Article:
While we were pondering what unfortunate circumstance or disease this bunny had succumbed to and what to do for it, I inched a little closer. I was now able to peer out almost directly above the rabbit as it sat there.
As I was looking intently at it, I saw that it’s one eye that was staring straight up at the sky was dilated. Sad. But I then saw it’s eye focus and it stared right at me. “Interesting” I thought.
No sooner had that thought flitted through my brain than the rabbit shot straight up into the air. I do not exaggerate when I say that it jumped as high as my waist. With that, all curiosity was completely cured and both my Mom and I made our way to the house – posthaste. We may or may not have screamed a little. I had never in all my days seen a rabbit – wild or domestic – act like this.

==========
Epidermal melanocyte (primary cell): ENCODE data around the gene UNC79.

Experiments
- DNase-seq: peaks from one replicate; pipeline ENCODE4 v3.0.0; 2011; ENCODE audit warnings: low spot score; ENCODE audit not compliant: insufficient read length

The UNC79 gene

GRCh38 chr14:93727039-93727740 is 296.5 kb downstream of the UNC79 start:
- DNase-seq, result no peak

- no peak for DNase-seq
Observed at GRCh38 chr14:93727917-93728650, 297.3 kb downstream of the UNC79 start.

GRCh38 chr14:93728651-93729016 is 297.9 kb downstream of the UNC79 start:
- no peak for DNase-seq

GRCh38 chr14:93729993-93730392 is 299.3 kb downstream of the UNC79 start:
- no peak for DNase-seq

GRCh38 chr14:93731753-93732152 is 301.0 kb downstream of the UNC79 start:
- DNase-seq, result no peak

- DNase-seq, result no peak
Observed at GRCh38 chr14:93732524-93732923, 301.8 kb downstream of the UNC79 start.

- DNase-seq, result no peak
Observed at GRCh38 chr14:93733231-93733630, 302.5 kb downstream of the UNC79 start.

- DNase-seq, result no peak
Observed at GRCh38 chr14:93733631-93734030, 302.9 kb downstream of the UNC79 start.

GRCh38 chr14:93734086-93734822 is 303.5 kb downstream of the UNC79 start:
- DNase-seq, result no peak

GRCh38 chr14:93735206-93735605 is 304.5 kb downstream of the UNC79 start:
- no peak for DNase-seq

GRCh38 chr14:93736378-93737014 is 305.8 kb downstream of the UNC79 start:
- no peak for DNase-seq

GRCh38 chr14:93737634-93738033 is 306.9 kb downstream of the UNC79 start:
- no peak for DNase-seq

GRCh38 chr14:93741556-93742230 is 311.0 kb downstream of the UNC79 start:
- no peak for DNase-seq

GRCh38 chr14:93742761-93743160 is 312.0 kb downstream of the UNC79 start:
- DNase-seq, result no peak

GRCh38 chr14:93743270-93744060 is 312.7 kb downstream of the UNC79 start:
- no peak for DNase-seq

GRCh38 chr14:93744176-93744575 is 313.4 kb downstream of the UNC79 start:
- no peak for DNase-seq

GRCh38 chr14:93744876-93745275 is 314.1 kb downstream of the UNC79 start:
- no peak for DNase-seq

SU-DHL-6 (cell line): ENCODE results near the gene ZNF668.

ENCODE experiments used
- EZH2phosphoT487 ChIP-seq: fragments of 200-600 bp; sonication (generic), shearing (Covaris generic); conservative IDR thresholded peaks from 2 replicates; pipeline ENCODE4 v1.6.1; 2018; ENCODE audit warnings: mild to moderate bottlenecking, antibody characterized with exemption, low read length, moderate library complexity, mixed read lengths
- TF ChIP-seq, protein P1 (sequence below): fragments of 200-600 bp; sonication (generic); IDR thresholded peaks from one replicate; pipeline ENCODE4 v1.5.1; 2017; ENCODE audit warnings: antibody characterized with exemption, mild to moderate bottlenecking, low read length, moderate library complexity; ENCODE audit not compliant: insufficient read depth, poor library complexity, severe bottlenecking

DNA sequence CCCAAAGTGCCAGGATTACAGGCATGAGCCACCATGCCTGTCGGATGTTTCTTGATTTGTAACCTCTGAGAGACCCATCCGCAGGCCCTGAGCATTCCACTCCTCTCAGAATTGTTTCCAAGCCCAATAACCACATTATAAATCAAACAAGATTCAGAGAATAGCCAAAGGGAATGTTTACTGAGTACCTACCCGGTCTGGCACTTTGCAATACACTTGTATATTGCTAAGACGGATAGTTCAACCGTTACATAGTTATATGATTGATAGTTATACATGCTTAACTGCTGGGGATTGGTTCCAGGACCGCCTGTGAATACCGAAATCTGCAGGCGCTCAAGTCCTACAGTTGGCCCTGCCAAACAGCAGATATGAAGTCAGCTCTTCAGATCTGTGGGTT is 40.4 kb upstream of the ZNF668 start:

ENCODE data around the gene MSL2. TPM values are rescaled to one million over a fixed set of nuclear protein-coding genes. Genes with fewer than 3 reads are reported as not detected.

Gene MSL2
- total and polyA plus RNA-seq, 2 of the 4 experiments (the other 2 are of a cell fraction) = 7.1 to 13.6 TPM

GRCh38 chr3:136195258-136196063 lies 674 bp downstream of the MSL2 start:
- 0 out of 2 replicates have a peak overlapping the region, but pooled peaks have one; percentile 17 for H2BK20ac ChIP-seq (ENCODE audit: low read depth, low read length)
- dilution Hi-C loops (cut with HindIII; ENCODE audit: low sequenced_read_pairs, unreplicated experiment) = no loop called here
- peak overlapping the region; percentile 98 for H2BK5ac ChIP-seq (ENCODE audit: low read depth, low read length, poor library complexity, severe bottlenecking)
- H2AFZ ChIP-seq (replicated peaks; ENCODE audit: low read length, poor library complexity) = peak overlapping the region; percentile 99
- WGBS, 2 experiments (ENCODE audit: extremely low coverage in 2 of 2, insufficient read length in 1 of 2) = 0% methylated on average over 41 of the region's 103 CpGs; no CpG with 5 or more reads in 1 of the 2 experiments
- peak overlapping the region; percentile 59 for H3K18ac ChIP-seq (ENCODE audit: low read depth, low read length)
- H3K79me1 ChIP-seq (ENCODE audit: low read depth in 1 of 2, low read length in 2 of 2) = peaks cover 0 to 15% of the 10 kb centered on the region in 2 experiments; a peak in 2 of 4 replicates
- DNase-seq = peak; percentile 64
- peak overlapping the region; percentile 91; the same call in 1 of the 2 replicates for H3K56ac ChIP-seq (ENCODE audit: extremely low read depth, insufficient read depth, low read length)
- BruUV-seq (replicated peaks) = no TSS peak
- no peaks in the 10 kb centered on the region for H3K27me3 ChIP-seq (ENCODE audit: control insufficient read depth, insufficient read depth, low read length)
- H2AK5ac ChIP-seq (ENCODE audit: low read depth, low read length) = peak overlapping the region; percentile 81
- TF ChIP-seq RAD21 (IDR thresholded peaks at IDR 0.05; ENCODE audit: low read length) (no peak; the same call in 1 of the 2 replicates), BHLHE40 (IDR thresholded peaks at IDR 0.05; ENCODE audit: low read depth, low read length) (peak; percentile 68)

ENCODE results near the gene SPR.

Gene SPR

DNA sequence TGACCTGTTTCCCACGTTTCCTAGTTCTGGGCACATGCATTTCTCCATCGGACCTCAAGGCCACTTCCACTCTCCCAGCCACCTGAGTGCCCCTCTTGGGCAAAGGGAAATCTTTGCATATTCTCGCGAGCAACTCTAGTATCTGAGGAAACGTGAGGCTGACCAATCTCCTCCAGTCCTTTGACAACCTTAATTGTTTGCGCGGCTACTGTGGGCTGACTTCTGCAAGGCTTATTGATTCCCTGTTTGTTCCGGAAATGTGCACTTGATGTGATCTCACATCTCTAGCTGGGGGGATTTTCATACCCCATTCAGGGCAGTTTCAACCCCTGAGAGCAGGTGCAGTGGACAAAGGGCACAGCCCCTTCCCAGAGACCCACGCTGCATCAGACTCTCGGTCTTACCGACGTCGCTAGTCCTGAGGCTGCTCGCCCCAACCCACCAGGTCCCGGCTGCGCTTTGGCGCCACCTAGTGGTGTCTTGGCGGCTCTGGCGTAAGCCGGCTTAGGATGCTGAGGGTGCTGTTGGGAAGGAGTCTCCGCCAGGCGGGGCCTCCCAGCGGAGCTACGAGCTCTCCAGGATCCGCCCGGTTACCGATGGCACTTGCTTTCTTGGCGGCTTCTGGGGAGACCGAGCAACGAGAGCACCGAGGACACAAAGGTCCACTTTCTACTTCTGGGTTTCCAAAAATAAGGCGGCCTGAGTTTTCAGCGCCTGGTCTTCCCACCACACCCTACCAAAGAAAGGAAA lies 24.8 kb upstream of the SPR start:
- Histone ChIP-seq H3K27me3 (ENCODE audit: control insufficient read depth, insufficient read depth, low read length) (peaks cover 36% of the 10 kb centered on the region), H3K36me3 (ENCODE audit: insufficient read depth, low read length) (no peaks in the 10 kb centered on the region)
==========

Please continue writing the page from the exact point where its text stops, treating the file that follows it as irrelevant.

I had images of it biting our ankles with it’s fangs. ‘Cause crazy rabbits have fangs, of course. But I looked back just before going through the door to safety and the rabbit was once again hopping in large circles around the driveway. We called Game and Fish and asked if they could send someone to check things out.
The game warden showed up a little bit later. We were relieved to see him and told him how the rabbit was behaving. He thought it was injured, that rabies was unlikely and he would need to put it down. He found the rabbit down the hill close to the yard fence. It was doing circles there, too. The warden caught it in his net and humanely put it out of its misery.
We were sad that that’s what it came to, but glad that we could walk outside without fear of inciting the Circle Bunny to launch itself into the air and lope around in crazy circles.
Because that’s what we came to call it by the end of the day…the Circle Bunny.
To this day I still eye the cottontails with caution. Sure, they are cute, but I now remember that day that was straight out of the Twilight Zone. It was definitely Hitchcockian.
And I happily keep my distance.